William Friedkin’s “The French Connection” was shown as part of American Cinematheque’s tribute to him at the Aero Theatre, and he went into great detail about how the famous car chase came together. It is still one of the best chases in cinema alongside “Bullitt,” and it’s the kind Hollywood doesn’t dare do anymore.
Actually, it turns out there was never a car chase in the original script for “The French Connection,” but Friedkin felt it needed one as this was a police procedural, and the audience would need a temporary release from it. Also, he didn’t do any storyboards to prepare for it. In fact, he has never done storyboards for any of his movies because he feels that he has to see it in his mind. The shots captured on film come together from what he sees at the time, and to that effect he doesn’t even use a second unit to shoot any footage. All you see on screen in “The French Connection” comes from life as it happened in front of him.
In coming up with the chase, Friedkin and some crew members walked down 50 blocks of New York streets to figure out how it would work best. As he kept walking, he suddenly felt the subway under his feet. Now logistically, he couldn’t do a car chase with a subway as it was underground, but it made him wonder if there were any elevated trains left in New York. The production team ended up finding one in Brooklyn, so Friedkin went to the Transit Authority to get their cooperation in pulling this off.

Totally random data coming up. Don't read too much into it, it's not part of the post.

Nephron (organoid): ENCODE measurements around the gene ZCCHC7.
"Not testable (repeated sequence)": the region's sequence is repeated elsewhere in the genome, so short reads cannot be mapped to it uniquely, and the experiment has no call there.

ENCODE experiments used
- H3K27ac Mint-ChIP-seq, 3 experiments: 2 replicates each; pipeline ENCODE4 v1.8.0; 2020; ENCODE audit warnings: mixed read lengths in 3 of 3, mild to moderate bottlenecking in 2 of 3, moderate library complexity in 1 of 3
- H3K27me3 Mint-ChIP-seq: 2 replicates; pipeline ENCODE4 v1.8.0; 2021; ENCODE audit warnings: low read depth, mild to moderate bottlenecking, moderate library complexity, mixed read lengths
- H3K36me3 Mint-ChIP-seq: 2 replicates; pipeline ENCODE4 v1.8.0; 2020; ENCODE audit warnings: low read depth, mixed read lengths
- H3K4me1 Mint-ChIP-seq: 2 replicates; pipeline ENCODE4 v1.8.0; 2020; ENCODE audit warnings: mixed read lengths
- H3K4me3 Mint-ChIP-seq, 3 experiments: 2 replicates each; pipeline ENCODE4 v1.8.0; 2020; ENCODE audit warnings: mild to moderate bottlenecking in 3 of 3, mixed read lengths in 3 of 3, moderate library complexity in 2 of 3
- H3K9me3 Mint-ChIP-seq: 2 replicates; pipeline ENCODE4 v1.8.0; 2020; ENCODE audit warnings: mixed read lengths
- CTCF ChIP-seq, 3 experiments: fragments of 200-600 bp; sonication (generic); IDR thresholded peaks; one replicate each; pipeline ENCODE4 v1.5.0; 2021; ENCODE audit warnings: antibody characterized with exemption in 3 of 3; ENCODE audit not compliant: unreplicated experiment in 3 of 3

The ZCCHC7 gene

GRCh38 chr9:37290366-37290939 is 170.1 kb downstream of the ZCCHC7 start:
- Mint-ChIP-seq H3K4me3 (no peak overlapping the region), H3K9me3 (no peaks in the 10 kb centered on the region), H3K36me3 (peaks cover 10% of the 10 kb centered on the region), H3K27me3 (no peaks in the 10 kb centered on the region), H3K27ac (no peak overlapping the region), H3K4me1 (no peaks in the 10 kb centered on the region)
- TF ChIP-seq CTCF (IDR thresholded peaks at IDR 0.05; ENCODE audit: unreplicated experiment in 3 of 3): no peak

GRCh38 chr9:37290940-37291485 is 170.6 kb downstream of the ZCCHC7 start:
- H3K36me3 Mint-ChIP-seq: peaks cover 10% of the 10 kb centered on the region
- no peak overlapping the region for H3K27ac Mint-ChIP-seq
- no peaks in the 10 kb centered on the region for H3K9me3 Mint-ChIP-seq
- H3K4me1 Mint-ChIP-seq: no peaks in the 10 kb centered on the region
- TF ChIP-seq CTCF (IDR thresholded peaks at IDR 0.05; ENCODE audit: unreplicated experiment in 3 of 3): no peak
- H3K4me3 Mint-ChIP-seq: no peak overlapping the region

The first thing to figure out was how fast these trains go. Friedkin said if they went over 100 mph, they couldn’t do the chase as it would be impossible for Popeye Doyle (played by Gene Hackman) to follow it by car. The train supervisor he talked to said the trains go at 50 mph, so what seemed impractical suddenly became possible. Not only did Friedkin want to have a car chase the train, he also wanted to crash the train for the chase’s climax. But the train supervisor he talked to said it would be too difficult because they had never had an elevated train crash or even heisted. Having heard all this did not deter Friedkin, and he announced that he planned to steal the scene if the transit authority’s cooperation was not going to be granted.
As Friedkin and his crew headed for the exit, the train supervisor suddenly said, “Wait a second. I told you it would be difficult. I never said it would be impossible!”
He told Friedkin that if he were to help him with this, he would need $40,000 and a one-way ticket to Jamaica. His reasoning was that if the movie was to be done Friedkin’s way, he would be fired, and retiring to Jamaica was always in the back of his mind. Sure enough, the supervisor was fired and he moved to Jamaica like he said he would, so it’s safe to say he lucked out nonetheless.
In filming the chase, the shots were picked up just as they happened in real life. There’s no way they would be able to film a chase like that today without prior approval from the city, but Friedkin and his crew were young and reckless, and they unleashed mayhem New York never saw coming. There were not supposed to be any accidents while filming it, but there ended up being many of them which forced the crew to fix the car after each take. Friedkin ended up saying that they did a number of things they he would never even think about doing today, and that they were very fortunate no one got hurt.
Taking all this information into account, this car chase feels even more thrilling than ever before. The way it was filmed was completely insane, and that they pulled it off at all was a miracle. When Hackman finally brought that 1971 Pontiac LeMans to its final stop, the sold out audience at the Aero Theatre applauded loudly which shows how powerful the sequence remains today. “The French Connection” is now at its fortieth anniversary, and like many of Friedkin’s movies it has deservedly stood the test of time.